Gods and Mortals: Athens, Rome, Jerusalem
Course enrollment will be available for this course once it is scheduled.
Ancient texts are filled with deities, humans, and everything in between. What makes a god a god, and what makes a human a human? Where do they come from? How should they act? How do we, as humans, become more like the gods? In this course, we will look at a variety of ancient Greek, Roman, and Jewish texts to see how writers in the ancient world answered these questions. Some of the literature we survey may seem familiar--but the answers it holds will be surprising.
This course will focus on ideas about gods and humanity in ancient religion (specifically Greek, Roman, and Judaeo-Christian, although we will also examine some lesser-known texts from Manichaean and Zoroastrian authors). It is designed to look in depth at what important texts and thinkers from the ancient Mediterranean world have to say about where humans come from, how they relate to the gods (or God), and how both should act and live. We will also look at the process of trying to become "like" the divine, a practice that looks strikingly different from how we might conceive of it today (and surprisingly similar across many traditions). In effect, this course will function as an introduction to ancient religion through the reading of important (and often well-known) myths and literature. Students will have a firm grasp of how to read these texts as sources by the end of the course, and a solid grounding in their interpretation.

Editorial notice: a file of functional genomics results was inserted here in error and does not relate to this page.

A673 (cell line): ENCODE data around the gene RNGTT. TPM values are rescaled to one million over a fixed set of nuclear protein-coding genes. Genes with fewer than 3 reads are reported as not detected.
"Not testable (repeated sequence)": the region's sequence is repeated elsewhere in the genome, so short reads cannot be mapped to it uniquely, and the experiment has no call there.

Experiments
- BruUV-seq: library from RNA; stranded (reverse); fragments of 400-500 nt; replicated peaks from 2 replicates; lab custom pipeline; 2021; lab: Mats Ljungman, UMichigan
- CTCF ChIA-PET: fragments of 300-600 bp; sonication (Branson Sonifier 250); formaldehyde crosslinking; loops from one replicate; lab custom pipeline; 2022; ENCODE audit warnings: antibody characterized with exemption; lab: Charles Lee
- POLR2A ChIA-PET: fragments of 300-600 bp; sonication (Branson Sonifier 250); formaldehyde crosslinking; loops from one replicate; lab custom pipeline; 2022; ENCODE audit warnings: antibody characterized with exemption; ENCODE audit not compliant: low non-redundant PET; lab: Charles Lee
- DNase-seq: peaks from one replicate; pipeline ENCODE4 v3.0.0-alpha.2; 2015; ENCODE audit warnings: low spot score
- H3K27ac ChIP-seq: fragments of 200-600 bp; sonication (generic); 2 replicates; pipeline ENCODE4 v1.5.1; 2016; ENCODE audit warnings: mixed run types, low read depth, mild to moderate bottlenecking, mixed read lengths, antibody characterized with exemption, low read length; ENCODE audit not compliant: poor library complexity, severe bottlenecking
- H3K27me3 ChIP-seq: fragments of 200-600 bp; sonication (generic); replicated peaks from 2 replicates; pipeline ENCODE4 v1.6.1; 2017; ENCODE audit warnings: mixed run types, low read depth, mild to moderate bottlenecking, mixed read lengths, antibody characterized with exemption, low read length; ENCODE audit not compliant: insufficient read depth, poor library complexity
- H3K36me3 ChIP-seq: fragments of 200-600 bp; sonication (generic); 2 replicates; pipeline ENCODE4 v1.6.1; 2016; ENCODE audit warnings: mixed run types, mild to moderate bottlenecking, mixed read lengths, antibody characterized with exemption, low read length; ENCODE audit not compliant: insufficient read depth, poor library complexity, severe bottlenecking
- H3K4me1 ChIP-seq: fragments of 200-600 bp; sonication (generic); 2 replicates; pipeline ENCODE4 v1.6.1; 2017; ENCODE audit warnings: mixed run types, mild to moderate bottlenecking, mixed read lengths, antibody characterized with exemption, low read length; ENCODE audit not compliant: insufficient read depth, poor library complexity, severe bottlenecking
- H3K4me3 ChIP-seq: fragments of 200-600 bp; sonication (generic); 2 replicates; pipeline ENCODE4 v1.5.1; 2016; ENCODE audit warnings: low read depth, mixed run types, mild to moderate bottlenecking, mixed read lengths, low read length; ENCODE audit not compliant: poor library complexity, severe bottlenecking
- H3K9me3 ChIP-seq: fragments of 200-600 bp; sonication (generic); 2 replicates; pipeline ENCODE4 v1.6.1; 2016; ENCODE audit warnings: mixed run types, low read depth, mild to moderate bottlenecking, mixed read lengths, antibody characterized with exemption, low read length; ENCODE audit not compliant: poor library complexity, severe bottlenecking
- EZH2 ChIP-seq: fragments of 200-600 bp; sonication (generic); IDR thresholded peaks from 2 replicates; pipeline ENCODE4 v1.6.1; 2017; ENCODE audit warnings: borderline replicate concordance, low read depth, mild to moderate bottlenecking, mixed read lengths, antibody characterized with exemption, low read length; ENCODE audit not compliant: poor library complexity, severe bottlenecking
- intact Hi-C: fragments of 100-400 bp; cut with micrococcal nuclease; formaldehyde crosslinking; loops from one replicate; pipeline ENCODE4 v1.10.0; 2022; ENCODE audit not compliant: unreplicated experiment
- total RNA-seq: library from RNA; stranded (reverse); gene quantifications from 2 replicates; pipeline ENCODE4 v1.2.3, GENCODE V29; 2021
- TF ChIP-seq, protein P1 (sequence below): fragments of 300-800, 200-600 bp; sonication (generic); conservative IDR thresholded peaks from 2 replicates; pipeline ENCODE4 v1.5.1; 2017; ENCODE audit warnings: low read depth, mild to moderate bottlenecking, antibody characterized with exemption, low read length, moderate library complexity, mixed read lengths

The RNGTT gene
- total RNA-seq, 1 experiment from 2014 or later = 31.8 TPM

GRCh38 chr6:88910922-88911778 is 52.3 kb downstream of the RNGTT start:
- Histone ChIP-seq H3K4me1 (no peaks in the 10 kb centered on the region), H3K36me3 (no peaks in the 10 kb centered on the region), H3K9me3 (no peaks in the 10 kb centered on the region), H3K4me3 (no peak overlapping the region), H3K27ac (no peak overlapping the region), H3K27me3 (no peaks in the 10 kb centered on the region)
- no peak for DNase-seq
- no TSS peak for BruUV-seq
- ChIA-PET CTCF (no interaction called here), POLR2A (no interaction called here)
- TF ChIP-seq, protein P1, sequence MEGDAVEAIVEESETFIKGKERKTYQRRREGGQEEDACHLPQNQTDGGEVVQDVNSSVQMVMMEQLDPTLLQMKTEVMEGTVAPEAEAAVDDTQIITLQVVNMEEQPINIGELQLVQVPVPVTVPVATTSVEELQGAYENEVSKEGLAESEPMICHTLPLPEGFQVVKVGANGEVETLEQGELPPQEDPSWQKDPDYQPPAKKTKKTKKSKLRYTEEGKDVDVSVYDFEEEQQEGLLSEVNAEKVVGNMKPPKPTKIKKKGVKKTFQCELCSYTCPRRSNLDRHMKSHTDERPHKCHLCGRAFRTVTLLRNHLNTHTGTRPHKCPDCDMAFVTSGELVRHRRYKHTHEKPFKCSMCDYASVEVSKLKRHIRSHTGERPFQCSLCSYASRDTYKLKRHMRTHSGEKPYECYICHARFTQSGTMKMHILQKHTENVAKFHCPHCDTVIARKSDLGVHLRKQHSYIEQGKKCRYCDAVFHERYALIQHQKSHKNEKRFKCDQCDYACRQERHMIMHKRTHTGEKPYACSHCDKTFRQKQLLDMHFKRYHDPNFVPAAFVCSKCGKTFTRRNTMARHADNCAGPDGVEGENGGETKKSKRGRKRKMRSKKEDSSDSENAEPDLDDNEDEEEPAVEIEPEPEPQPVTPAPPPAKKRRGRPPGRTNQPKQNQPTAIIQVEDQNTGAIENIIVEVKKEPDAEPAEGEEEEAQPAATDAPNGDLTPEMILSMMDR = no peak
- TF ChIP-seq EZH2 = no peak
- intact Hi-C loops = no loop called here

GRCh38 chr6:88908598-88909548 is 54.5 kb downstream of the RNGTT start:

We will look at these texts in their original contexts, starting with ancient Greek and Jewish creation stories, and moving through later interpretations of these texts. Foundation myths will serve as our point of embarkation, but we will cover a wide array of topics, including philosophy, worship, and how ancient authors dealt with the question of evil. The course will move through texts as diverse as Plato, Virgil, the New Testament, and the Talmud, endeavoring to contextualize each of them, and to introduce the students to a wide range of sources.
By the end of this course, students will be able to read and analyze a selection of ancient texts critically. They will be able to dissect and discuss the rhetoric of religion, humanity, and divinity that a variety of authors use, and articulate arguments about the relationship between gods and humans. Students will also be able to place these arguments historically, and articulate why it is important to read and study evidence contextually.